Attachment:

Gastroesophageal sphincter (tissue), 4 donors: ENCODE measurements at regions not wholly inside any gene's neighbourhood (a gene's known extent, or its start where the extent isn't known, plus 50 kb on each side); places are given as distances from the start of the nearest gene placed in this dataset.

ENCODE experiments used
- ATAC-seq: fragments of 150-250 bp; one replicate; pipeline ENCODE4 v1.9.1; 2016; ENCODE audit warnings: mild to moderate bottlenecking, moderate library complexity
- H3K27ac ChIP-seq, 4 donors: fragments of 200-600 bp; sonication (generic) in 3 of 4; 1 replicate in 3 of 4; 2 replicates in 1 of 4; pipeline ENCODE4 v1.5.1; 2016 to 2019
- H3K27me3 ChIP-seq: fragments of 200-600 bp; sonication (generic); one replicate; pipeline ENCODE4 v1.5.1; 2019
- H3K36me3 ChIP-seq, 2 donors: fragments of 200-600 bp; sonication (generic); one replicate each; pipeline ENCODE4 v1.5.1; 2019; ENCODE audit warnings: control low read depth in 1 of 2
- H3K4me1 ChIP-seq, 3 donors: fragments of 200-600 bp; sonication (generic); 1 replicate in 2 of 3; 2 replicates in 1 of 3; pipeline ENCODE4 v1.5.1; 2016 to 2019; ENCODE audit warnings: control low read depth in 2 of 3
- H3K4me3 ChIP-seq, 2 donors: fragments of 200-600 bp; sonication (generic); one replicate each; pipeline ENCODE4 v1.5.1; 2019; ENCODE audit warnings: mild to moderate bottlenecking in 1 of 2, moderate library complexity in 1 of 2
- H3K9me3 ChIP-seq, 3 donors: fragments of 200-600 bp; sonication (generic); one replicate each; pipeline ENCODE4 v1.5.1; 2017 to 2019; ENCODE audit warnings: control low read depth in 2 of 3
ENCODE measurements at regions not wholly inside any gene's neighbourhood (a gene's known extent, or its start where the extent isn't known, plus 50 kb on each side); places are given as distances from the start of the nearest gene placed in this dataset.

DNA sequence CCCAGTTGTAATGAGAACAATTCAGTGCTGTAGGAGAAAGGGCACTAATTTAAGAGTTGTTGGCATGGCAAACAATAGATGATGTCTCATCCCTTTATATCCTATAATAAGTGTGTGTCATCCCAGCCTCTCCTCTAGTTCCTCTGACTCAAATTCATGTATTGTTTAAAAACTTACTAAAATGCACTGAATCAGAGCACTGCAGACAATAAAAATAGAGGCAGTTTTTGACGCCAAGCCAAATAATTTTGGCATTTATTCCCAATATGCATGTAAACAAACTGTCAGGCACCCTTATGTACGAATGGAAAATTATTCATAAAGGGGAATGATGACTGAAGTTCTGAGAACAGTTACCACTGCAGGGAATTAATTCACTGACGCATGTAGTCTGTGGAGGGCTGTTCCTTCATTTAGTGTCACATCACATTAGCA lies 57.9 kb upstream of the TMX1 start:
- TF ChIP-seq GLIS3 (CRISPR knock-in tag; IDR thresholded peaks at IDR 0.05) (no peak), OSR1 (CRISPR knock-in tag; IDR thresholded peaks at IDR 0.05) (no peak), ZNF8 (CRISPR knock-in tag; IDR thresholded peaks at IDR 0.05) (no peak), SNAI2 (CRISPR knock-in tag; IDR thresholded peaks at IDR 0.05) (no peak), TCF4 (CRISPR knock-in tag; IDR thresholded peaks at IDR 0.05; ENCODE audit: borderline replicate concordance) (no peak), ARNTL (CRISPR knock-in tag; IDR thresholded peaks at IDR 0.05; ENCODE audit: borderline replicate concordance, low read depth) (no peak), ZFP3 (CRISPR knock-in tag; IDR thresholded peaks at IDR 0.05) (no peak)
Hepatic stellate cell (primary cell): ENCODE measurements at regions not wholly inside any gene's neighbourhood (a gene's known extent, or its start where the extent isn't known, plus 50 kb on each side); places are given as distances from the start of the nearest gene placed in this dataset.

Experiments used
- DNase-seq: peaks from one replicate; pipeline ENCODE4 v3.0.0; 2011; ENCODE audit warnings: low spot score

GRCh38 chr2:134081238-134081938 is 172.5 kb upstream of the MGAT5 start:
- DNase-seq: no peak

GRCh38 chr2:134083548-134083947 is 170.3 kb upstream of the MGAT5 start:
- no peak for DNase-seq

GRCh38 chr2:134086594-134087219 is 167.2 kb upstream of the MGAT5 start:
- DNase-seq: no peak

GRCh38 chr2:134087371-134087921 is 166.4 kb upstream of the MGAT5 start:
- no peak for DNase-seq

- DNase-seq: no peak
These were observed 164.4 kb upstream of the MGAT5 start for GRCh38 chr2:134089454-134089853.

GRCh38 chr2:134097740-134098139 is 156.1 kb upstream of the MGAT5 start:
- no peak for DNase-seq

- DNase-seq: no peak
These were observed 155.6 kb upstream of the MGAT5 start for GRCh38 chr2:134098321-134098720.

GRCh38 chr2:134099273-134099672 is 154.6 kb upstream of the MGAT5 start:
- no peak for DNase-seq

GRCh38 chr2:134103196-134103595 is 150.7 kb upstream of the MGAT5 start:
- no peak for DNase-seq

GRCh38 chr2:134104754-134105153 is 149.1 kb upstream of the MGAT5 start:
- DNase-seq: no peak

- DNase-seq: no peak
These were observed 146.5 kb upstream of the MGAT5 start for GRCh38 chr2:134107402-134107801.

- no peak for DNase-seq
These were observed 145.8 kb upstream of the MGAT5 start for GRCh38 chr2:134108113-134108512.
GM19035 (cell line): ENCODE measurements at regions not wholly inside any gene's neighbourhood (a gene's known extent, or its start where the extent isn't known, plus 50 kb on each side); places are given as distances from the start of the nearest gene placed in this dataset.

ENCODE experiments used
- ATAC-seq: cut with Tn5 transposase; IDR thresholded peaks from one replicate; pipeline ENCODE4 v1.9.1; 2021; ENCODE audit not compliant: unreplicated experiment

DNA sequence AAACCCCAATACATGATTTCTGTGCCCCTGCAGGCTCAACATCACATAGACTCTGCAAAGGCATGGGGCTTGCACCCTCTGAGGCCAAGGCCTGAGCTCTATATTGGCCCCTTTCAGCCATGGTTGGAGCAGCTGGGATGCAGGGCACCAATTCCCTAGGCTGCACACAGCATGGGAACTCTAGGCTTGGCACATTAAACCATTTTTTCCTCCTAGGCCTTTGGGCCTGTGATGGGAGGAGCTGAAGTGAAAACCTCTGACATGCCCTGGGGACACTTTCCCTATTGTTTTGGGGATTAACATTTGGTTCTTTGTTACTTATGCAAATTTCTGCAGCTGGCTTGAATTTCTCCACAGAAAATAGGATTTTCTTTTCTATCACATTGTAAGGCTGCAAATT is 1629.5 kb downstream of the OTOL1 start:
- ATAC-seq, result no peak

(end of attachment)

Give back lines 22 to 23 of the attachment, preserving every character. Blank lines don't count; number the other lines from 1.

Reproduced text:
GRCh38 chr2:134087371-134087921 is 166.4 kb upstream of the MGAT5 start:
- no peak for DNase-seq